• Identity theft: The fraudster makes purchases using stolen personal and banking information.
  • Friendly fraud: Customers falsely ask for a refund after claiming not to receive the goods or services.
  1. Consumer credit fraud

Illegitimate vendors or clients regularly target small businesses through consumer credit fraud. By exploiting their smaller operations and less rigorous financial checks, bad actors can get away with goods and services without payment.

Consumer credit fraud typically occurs in one of two ways:

  • Short firm fraud: A client buys goods and services on credit without payment.
  • Long firm fraud: A client builds trust with your organization by repeatedly purchasing small quantities of goods or services over an extended period of time. Then they place a large order and vanish without payment.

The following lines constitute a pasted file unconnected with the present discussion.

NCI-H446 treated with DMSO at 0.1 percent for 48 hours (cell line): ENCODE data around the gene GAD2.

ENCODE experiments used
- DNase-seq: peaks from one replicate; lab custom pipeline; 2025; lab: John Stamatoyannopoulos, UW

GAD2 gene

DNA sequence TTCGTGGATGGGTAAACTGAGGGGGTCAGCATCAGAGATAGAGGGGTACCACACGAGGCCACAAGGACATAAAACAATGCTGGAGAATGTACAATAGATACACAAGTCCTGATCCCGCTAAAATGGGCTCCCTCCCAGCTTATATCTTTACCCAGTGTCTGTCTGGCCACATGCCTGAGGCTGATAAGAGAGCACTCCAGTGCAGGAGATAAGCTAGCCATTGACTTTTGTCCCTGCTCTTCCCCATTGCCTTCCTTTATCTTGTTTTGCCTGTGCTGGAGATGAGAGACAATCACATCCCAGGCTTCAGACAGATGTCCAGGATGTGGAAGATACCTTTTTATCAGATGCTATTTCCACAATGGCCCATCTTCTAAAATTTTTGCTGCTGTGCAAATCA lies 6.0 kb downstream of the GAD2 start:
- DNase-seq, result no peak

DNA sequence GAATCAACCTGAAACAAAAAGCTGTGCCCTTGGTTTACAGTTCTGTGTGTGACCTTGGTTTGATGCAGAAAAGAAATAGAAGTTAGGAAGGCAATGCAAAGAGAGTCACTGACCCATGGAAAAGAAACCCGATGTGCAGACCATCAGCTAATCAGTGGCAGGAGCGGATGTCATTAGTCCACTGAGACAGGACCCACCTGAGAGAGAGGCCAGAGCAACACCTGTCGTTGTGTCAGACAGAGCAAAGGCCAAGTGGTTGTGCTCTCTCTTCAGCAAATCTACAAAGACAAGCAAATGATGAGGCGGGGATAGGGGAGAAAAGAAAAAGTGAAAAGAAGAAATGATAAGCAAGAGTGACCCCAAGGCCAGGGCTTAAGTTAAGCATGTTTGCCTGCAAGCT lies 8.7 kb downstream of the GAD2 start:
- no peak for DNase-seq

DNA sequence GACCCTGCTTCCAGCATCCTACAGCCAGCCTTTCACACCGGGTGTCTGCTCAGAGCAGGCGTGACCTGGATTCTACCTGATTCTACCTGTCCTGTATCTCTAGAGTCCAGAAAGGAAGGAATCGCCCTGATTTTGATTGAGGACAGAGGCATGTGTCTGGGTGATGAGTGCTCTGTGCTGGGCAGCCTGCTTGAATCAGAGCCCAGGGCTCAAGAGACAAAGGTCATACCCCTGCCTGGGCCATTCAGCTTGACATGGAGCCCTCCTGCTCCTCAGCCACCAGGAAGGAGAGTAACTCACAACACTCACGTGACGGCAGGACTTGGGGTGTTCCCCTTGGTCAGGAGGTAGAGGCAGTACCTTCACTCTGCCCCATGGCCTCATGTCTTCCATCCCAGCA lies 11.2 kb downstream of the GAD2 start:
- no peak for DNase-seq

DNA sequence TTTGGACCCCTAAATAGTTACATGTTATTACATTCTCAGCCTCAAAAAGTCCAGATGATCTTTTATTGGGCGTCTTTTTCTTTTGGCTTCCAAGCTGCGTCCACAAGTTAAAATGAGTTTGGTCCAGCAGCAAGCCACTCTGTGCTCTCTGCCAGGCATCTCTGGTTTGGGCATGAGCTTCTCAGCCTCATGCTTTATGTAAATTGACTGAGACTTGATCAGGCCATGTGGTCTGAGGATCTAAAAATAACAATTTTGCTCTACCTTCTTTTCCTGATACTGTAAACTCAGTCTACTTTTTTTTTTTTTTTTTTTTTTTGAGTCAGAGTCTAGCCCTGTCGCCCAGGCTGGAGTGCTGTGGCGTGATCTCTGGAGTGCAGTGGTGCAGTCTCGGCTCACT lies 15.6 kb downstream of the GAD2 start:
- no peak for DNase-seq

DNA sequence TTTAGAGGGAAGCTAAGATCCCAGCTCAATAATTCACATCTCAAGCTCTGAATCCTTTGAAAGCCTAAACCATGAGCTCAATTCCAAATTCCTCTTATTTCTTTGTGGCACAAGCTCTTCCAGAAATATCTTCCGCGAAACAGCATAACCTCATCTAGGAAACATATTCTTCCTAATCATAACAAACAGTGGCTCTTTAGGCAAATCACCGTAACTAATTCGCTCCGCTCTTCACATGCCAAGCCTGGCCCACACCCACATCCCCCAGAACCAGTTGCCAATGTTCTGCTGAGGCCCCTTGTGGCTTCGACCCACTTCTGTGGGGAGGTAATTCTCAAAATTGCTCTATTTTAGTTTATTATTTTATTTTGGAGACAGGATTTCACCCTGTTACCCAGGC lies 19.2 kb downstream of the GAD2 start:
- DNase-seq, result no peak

1. Phishing attacks

Phishing attacks are one of the most common examples of online fraud. A type of social engineering attack, phishing allows cybercriminals to access sensitive data such as login details and credit card information through a fake email or another form of messaging.

The email purports to be from a trusted entity and directs readers to click on a link. In reality, the link is malicious, leading to malware, the disclosure of sensitive information or company data becoming encrypted for a ransomware attack.

Phishing attacks typically lead to stealing funds, unauthorized payments, or identity theft.

  1. Malware

Malware refers to malicious software that infects a network to perform unauthorized actions. Although fake phishing emails and messages can be the entry point for malware, there are other ways for hackers to get their harmful software into a company’s computer system.